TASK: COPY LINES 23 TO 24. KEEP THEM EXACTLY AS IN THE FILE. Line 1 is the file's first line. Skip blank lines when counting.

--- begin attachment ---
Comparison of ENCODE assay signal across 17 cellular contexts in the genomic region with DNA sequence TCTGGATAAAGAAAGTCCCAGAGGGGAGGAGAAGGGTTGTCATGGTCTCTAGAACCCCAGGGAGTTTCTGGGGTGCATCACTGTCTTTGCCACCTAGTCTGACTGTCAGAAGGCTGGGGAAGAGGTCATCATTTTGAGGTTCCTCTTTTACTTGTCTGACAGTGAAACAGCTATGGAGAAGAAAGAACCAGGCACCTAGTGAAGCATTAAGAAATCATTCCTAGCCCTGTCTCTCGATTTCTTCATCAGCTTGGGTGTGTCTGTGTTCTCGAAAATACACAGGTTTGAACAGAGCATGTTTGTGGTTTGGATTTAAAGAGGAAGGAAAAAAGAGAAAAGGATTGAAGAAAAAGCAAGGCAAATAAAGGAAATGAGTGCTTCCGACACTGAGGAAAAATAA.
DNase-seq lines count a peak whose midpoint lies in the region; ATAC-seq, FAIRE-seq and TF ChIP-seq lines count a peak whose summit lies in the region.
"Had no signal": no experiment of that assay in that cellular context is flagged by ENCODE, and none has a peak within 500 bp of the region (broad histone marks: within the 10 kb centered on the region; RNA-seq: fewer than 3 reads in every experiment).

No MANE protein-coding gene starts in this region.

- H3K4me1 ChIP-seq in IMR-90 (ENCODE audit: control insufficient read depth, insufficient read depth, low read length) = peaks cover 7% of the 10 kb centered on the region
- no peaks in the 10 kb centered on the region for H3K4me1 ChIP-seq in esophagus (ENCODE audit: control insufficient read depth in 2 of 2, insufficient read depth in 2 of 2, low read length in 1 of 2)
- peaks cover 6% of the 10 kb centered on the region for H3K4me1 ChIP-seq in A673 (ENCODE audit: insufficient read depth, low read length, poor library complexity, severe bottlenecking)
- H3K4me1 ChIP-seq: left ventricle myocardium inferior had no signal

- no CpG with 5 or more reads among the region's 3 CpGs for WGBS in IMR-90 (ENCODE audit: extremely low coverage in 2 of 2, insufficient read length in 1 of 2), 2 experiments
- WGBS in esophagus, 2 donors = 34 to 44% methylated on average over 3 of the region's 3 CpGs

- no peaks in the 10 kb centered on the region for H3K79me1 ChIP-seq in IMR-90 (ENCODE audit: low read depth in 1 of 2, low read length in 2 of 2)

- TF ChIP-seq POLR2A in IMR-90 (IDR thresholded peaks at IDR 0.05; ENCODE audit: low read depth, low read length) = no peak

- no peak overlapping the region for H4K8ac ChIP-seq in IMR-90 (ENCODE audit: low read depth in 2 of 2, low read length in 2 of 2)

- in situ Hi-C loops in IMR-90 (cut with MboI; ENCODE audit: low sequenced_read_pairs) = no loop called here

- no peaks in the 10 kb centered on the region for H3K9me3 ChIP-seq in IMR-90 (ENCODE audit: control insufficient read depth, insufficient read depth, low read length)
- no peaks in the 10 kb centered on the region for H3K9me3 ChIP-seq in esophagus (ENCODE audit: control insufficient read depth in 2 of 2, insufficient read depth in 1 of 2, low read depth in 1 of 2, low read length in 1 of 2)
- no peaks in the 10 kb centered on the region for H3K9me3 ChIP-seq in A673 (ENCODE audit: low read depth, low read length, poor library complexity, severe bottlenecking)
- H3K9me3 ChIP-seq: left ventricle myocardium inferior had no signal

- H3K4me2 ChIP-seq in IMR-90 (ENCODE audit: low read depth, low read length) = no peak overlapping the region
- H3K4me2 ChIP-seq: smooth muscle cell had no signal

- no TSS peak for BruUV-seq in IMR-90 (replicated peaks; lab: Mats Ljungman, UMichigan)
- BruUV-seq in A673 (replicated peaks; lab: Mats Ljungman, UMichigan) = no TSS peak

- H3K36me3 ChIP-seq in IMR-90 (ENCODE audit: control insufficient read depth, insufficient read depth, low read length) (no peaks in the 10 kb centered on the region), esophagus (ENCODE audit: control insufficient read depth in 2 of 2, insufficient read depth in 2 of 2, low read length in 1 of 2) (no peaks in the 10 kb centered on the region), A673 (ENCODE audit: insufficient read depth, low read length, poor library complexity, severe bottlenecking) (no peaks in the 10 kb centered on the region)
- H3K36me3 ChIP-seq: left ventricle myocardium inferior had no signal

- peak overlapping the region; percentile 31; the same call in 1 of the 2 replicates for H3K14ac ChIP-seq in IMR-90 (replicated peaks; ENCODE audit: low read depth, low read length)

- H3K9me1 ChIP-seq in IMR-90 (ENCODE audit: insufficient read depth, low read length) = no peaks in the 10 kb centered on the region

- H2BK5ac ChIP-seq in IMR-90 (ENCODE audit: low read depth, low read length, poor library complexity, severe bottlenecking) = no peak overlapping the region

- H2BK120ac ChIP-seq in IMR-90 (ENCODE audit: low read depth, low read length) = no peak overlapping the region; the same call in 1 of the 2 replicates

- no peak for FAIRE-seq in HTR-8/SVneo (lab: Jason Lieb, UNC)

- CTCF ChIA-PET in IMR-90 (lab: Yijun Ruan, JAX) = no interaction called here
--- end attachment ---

- H3K36me3 ChIP-seq in IMR-90 (ENCODE audit: control insufficient read depth, insufficient read depth, low read length) (no peaks in the 10 kb centered on the region), esophagus (ENCODE audit: control insufficient read depth in 2 of 2, insufficient read depth in 2 of 2, low read length in 1 of 2) (no peaks in the 10 kb centered on the region), A673 (ENCODE audit: insufficient read depth, low read length, poor library complexity, severe bottlenecking) (no peaks in the 10 kb centered on the region)
- H3K36me3 ChIP-seq: left ventricle myocardium inferior had no signal